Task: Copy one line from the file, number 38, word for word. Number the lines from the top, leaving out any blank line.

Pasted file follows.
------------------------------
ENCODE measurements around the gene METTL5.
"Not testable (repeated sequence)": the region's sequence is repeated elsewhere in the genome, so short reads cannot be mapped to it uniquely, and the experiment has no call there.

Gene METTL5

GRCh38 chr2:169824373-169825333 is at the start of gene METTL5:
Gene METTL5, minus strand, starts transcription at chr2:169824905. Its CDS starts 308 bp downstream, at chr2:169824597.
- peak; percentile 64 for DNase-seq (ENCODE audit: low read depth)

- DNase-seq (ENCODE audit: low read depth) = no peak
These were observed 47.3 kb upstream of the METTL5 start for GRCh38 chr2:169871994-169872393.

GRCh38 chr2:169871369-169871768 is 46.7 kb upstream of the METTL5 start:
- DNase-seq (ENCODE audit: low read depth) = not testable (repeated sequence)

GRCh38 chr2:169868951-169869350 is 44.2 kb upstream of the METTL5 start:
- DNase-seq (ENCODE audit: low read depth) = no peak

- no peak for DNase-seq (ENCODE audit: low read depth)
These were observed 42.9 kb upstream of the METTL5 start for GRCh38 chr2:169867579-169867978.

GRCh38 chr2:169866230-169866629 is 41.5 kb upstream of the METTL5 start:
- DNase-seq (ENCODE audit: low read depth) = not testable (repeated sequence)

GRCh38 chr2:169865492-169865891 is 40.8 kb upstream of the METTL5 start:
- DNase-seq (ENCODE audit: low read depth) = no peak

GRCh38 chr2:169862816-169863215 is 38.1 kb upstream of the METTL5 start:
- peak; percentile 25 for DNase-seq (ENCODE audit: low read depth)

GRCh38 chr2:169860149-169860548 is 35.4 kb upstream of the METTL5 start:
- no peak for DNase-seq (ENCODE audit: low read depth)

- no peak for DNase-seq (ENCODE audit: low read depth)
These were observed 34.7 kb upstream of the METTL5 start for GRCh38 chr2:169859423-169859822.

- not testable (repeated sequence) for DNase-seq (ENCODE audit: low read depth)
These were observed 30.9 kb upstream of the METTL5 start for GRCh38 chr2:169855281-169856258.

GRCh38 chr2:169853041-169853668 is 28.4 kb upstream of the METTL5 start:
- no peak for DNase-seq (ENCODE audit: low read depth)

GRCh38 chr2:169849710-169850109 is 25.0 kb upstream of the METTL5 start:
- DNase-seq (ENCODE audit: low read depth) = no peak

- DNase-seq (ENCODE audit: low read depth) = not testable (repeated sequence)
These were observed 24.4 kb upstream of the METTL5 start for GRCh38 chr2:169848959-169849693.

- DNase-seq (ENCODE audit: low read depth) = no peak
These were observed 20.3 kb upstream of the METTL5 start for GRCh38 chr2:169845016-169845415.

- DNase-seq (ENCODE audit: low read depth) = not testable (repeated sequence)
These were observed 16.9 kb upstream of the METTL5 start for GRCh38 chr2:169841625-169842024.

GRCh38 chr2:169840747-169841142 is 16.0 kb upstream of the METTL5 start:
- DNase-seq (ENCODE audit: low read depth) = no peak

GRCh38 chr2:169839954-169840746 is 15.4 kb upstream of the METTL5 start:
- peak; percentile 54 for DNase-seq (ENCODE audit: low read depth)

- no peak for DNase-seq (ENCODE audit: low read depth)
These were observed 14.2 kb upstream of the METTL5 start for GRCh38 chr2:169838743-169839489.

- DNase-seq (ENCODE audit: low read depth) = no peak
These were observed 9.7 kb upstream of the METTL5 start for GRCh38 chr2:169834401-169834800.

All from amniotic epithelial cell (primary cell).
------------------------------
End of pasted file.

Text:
- DNase-seq (ENCODE audit: low read depth) = no peak